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Tom and Jerry won 7 Oscars for their shorts and nominated for many more. Some of the older ones do have some issues with some racist depictions. Outside of those they still hold up today.

Bonus: Tom and Jerry were supposed to be in Who Framed Roger Rabbit? but due to legal issues did not.

MG: I was a devout Looney Tunes fan, so even though I tried to watch Tom and Jerry a few times over friends’ houses, it just never clicked for me. If I remember correctly, this aired on either channel 56 or 38, which I couldn’t get to come in clear on my TV living out in amongst the trees blocking reception.

Schoolhouse Rock! (1973-1985)

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The only time I ever waited to watch commercials outside of the Super Bowl was when Schoolhouse Rock was airing on Saturday mornings. These 2 to 3-minute videos were cartoon educational music videos and they were amazing. Sometime after their initial run and after I stopped watching cartoons I had wondered just like the Star Wars Holiday Special if it had really been a thing. With no Internet, it was hard to track down but in the early 90’s like the Star Wars Holiday special I bought a bootleg VHS tape at a collectibles show. Despite a poor copy, it didn’t disappoint. These toons came to be when ad executive David McCall’s son was having trouble remembering math but yet knew all the lyrics to current songs. McCall thought why not put multiplication tables into catchy songs. So, Bob Dorough created the first batch – Multiplication Rock. They played on ABC in-between cartoons on Saturday mornings. The songs were catchy and the videos funny and to be honest especially with the multiplication ones, kids were learning. Subsequently, they produced Grammar Rock (“Conjunction, Junction” probably being the most famous), America Rocks, and Science Rock. “I’m Just a Bill” is still extremely popular today, explaining how a bill becomes a law. I even had a T-shirt with “Bill” on it. Some of the America Rocks ones although fun were let’s say not the best at explaining America’s complicated history, but the Grammar and Science ones did the trick. In the early 90’s they received a revival. An album of covers by 90’s band such as Blind Melon and Better Than Ezra was produced (I had it). They started being shown on TV again and new ones were made including the not as cool Money Rocks and Earth Rocks. In 1996 a CD box set came out(I had that too) and a stage adaptation called Schoolhouse Rock Live! was produced and is still performed today. Some schools use the videos as well. Seeing these as a kid I never imagined they would end up being so iconic.

Bonus: A 1979 video “The Greatest Show on Earth (The Weather Show)” was pulled after it’s initial airing due to Barnum and Bailey Circus suing ABC over its title.

MG: I used to get so pumped when a Schoolhouse Rock segment came on, because they were random and you never predict when they would pop-up (kids now will never get what this was like in the pre-internet/YouTube world). I don’t know why I can’t recall the Science Rock ones, but the Grammar Rock and America Rocks still live large in my memory. I learned the preamble to the Constitution from this show, and can still recall the jingle clearly. 

Mike G.

Saturday morning cartoons was a bonafide ritual for me for many years. I’d grab a bowl of Fruity Pebbles or some other suitable sugary cereal and plop down in front of the boob tube from 8-12.  Sometimes if I got up earlier I’d even check out the show that would teach you how to draw (although I could never get my drawings to come out right). As I mentioned earlier, I couldn’t get the UHF channels (look that one up kids) to come in over the antennae, so I wasn’t able to partake of the afternoon cartoons unless I was at a friends’ house. I actually watched a lot of soap operas in the afternoon at an early age.  The Ice Princess on General Hospital anyone? But I digress. Here are my top ‘toons:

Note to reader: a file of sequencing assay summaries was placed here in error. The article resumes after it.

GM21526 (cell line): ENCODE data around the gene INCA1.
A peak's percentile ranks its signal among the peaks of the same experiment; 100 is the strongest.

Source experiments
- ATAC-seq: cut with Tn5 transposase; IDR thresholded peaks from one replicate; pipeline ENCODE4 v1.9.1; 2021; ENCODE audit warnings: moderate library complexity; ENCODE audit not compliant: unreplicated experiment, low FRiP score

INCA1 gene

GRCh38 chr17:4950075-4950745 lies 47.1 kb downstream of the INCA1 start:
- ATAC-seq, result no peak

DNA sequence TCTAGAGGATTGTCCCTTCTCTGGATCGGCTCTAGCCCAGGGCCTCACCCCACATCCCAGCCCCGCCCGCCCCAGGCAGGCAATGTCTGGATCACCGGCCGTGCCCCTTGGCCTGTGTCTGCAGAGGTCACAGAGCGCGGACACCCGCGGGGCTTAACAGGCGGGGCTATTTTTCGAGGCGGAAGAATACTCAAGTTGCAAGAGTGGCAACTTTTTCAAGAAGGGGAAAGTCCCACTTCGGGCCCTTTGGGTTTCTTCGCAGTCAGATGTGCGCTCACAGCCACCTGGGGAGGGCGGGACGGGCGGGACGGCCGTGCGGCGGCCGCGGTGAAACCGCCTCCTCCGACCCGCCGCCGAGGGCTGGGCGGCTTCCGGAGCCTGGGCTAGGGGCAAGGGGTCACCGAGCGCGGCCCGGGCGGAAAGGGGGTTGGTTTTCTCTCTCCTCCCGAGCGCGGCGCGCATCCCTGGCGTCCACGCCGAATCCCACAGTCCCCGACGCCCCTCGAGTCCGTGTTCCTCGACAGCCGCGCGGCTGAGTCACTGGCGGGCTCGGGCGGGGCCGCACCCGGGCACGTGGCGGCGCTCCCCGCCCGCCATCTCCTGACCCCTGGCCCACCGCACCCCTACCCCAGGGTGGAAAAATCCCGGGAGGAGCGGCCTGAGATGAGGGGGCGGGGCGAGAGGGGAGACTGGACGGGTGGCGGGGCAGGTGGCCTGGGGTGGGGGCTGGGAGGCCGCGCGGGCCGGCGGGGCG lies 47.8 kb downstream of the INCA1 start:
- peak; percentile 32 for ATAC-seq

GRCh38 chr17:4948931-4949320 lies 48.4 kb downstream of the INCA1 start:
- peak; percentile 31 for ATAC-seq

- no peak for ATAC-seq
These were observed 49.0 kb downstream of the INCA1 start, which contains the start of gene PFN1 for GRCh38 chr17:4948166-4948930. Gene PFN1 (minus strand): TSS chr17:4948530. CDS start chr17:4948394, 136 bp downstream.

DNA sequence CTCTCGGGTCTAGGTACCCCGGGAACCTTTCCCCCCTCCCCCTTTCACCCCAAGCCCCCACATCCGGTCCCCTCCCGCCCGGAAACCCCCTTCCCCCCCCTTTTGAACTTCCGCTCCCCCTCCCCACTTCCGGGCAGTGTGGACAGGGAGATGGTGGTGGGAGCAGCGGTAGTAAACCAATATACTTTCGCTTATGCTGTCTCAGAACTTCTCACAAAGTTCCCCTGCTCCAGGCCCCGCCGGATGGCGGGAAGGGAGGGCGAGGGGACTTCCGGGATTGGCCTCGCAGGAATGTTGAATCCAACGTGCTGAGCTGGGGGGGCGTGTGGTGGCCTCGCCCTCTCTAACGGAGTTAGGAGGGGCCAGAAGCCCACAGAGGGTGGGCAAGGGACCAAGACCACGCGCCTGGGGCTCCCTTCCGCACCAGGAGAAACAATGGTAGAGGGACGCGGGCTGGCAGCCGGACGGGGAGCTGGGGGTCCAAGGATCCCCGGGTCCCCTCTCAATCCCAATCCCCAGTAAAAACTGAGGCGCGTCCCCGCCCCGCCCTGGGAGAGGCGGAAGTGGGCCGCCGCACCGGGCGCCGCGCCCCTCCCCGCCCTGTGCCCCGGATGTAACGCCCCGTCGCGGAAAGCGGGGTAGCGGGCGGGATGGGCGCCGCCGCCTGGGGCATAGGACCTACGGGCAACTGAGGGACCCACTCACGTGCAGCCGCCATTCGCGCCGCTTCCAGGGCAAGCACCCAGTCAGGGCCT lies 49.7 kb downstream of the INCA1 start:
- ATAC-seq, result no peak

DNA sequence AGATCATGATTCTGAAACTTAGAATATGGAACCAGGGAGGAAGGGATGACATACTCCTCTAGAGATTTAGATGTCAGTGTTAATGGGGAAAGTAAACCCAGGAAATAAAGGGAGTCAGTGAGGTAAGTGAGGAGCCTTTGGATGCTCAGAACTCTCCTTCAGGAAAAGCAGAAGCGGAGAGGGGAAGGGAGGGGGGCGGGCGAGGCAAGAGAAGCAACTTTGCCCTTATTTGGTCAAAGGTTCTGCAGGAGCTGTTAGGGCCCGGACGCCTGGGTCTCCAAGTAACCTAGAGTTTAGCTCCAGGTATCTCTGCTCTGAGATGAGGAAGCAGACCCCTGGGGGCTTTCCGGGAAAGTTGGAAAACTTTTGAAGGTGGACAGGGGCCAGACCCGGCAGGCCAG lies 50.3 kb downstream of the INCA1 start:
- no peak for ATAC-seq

DJ: I have to just interupt here. Captain Bob was the drawing show and that guy was awesome, like a seafaring Bob Ross. The Ice Princess arc and the Cassadine clan was appointment TV.

Loony Tunes

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To me, the OG of cartoons will always be Loony Tunes, especially the shorts with Bugs Bunny. I’ve watched a bunch recently with my kids and they still hold up and are enjoyable to watch. The origin of Looney Tunes was in the movie theaters, in 1930, developed as shorts to show before films to compete with Disney’s Mickey Mouse shorts. It eventually transitioned to a full-length show on TV during the 1960s, although the show was always a compilation of short segments, even when they did a few holiday specials. The wiseass sarcasm of Bugs was my favorite, and likely influenced my own sense of comedic delivery. Yet as much as I loved Bugs, my all-time favorite was “One Froggy Evening” featuring a singing frog (later dubbed “Michigan J. Frog” by director Chuck Jones. The frog gained popularity in the 90’s when Warner Bros. used it as the mascot for the WB network, but before then this short was pretty obscure. Once again, in the days before YouTube, it was a special moment for me when this rarely-played short would appear on the show (my sister loved this one too). Some of my other favorite shorts were the one where Bugs is in Dracula’s castle and tossing off accidental magic spells, and the spoof of Jekyll & Hyde where Tweety keeps changing into a monster-sized bird while Sylvester is chasing him. The shorts with Marvin The Martian were also some of my favorites. On the other hand, even back then, the Coyote/Road Runner segments got tiresome and were definitely a weak part of the show. All the other characters: Foghorn Leghorn, Porky Pig, Elmer Fudd, Yosemite Sam, Speedy Gonzales, Tasmanian Devil, were all gold (and mostly voiced by the master – Mel Blanc). The show has had many iterations over the years and has basically never left TV since it first aired on television in 1960.